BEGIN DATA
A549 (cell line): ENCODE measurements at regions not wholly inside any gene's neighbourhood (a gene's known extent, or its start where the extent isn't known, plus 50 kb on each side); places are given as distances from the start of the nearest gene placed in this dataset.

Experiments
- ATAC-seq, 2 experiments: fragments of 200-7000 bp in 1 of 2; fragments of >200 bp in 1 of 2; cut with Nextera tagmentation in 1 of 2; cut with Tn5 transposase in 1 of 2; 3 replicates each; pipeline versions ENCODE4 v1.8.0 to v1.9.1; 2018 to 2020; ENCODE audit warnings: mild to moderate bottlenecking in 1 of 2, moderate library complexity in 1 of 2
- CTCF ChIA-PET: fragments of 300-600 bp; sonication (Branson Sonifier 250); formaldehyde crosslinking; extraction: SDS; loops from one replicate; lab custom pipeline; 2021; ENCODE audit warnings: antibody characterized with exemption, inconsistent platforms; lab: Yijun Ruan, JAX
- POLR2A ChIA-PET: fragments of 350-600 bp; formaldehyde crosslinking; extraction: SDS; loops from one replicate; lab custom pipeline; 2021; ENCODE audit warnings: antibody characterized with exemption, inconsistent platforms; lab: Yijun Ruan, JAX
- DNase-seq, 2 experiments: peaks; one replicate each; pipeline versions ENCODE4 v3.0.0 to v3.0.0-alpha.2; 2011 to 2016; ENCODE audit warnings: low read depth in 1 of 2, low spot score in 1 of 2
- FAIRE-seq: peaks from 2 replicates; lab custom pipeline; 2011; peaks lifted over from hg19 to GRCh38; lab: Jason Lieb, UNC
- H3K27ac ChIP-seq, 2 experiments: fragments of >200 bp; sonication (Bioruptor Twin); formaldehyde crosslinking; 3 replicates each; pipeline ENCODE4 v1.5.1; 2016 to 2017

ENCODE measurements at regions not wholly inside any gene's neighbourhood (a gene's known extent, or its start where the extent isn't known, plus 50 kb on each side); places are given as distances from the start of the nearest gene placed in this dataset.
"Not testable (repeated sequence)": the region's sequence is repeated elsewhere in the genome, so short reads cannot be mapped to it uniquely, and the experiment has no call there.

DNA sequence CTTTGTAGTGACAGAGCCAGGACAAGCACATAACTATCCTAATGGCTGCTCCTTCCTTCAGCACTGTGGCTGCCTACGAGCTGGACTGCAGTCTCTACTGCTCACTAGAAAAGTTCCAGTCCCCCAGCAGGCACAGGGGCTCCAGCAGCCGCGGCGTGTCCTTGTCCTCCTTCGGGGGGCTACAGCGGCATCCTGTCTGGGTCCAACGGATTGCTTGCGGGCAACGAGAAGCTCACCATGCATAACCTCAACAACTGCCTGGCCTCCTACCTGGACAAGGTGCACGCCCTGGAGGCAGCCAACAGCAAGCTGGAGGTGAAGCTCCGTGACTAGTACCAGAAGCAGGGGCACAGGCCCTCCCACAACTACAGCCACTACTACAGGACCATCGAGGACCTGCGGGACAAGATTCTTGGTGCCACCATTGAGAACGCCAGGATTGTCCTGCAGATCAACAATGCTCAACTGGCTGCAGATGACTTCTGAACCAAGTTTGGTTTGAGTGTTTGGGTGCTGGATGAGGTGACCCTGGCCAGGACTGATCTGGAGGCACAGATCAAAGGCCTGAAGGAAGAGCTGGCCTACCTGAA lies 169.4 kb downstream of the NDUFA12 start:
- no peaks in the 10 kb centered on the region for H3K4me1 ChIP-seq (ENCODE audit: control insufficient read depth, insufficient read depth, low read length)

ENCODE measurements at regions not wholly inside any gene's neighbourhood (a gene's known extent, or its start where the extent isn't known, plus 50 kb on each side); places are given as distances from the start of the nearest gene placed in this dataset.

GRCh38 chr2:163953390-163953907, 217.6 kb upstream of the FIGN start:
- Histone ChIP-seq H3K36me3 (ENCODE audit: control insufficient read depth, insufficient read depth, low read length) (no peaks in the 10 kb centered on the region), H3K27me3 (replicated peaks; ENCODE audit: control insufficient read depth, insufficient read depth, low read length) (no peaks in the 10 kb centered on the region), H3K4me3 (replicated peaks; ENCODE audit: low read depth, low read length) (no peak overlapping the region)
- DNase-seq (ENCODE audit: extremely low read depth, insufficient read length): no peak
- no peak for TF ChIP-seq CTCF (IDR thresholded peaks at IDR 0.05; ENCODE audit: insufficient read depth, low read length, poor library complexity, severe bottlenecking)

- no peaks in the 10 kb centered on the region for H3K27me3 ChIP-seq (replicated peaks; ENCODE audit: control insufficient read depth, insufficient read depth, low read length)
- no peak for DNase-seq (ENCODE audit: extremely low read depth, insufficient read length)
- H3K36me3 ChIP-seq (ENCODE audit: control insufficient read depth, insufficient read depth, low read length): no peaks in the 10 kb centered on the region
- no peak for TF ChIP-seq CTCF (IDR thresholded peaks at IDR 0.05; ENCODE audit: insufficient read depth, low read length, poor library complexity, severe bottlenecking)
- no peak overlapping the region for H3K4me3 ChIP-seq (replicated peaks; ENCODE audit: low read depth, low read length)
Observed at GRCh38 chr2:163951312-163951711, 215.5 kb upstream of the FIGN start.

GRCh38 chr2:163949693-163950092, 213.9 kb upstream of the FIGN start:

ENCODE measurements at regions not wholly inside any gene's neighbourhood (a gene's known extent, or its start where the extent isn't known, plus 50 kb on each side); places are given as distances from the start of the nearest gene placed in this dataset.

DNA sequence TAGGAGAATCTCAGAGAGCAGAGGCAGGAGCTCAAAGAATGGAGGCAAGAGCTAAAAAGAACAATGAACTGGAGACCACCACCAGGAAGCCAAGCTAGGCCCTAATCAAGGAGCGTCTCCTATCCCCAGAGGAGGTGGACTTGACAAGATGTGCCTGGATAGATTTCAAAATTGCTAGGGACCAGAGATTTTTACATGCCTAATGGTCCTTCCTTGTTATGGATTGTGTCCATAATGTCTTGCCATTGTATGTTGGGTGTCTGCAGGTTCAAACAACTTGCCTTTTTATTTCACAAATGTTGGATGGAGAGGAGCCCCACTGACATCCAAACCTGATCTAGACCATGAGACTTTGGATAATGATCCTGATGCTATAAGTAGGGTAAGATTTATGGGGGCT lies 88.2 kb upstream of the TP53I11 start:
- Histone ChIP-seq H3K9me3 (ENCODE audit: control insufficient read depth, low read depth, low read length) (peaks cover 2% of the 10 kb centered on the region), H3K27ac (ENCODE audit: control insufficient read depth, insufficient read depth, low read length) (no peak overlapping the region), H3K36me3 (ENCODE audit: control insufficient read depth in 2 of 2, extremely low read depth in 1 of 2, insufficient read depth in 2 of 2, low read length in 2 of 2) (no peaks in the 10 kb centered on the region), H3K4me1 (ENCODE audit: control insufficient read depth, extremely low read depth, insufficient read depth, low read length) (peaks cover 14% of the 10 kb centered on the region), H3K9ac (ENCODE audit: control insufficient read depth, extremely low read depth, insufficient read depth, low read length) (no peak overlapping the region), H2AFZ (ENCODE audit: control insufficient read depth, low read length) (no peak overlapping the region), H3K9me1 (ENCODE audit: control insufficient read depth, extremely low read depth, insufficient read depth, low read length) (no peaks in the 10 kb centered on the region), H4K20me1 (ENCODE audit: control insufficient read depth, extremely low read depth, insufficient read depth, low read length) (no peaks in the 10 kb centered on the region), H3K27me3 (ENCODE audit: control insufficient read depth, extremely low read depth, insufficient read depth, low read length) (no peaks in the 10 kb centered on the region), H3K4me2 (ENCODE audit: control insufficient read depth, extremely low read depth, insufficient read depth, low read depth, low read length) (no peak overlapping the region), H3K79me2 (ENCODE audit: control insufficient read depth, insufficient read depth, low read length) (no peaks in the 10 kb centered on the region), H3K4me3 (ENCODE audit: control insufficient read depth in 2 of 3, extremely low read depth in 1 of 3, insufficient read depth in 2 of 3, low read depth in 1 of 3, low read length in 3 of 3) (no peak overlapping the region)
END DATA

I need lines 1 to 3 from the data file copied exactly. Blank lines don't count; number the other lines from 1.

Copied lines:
A549 (cell line): ENCODE measurements at regions not wholly inside any gene's neighbourhood (a gene's known extent, or its start where the extent isn't known, plus 50 kb on each side); places are given as distances from the start of the nearest gene placed in this dataset.

Experiments
- ATAC-seq, 2 experiments: fragments of 200-7000 bp in 1 of 2; fragments of >200 bp in 1 of 2; cut with Nextera tagmentation in 1 of 2; cut with Tn5 transposase in 1 of 2; 3 replicates each; pipeline versions ENCODE4 v1.8.0 to v1.9.1; 2018 to 2020; ENCODE audit warnings: mild to moderate bottlenecking in 1 of 2, moderate library complexity in 1 of 2